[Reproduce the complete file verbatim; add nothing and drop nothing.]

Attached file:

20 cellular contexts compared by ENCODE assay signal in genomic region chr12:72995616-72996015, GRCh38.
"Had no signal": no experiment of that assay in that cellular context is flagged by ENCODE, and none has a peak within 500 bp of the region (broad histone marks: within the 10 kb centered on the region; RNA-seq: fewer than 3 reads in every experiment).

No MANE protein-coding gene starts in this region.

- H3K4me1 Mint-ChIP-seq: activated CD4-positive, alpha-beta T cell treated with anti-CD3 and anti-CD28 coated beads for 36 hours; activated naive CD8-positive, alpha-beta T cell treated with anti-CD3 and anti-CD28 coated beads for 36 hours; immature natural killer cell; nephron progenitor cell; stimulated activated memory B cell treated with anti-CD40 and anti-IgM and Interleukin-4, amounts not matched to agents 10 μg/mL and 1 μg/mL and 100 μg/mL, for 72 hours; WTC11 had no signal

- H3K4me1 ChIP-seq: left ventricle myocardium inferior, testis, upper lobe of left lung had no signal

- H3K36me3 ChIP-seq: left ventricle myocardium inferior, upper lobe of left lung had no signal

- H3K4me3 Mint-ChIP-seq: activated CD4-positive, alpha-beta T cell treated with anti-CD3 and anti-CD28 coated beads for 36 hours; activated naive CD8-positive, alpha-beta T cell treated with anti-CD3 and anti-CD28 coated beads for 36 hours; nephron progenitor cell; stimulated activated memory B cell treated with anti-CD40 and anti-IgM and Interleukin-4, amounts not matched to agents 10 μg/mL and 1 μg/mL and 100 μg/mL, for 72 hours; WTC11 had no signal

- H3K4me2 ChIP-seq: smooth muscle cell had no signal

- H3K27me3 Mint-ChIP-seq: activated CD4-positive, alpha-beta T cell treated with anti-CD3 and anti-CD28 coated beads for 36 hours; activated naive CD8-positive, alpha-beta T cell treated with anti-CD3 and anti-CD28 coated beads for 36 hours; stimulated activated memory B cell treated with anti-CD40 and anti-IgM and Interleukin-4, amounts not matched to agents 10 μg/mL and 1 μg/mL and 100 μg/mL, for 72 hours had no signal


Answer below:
20 cellular contexts compared by ENCODE assay signal in genomic region chr12:72995616-72996015, GRCh38.
"Had no signal": no experiment of that assay in that cellular context is flagged by ENCODE, and none has a peak within 500 bp of the region (broad histone marks: within the 10 kb centered on the region; RNA-seq: fewer than 3 reads in every experiment).

No MANE protein-coding gene starts in this region.

- H3K4me1 Mint-ChIP-seq: activated CD4-positive, alpha-beta T cell treated with anti-CD3 and anti-CD28 coated beads for 36 hours; activated naive CD8-positive, alpha-beta T cell treated with anti-CD3 and anti-CD28 coated beads for 36 hours; immature natural killer cell; nephron progenitor cell; stimulated activated memory B cell treated with anti-CD40 and anti-IgM and Interleukin-4, amounts not matched to agents 10 μg/mL and 1 μg/mL and 100 μg/mL, for 72 hours; WTC11 had no signal

- H3K4me1 ChIP-seq: left ventricle myocardium inferior, testis, upper lobe of left lung had no signal

- H3K36me3 ChIP-seq: left ventricle myocardium inferior, upper lobe of left lung had no signal

- H3K4me3 Mint-ChIP-seq: activated CD4-positive, alpha-beta T cell treated with anti-CD3 and anti-CD28 coated beads for 36 hours; activated naive CD8-positive, alpha-beta T cell treated with anti-CD3 and anti-CD28 coated beads for 36 hours; nephron progenitor cell; stimulated activated memory B cell treated with anti-CD40 and anti-IgM and Interleukin-4, amounts not matched to agents 10 μg/mL and 1 μg/mL and 100 μg/mL, for 72 hours; WTC11 had no signal

- H3K4me2 ChIP-seq: smooth muscle cell had no signal

- H3K27me3 Mint-ChIP-seq: activated CD4-positive, alpha-beta T cell treated with anti-CD3 and anti-CD28 coated beads for 36 hours; activated naive CD8-positive, alpha-beta T cell treated with anti-CD3 and anti-CD28 coated beads for 36 hours; stimulated activated memory B cell treated with anti-CD40 and anti-IgM and Interleukin-4, amounts not matched to agents 10 μg/mL and 1 μg/mL and 100 μg/mL, for 72 hours had no signal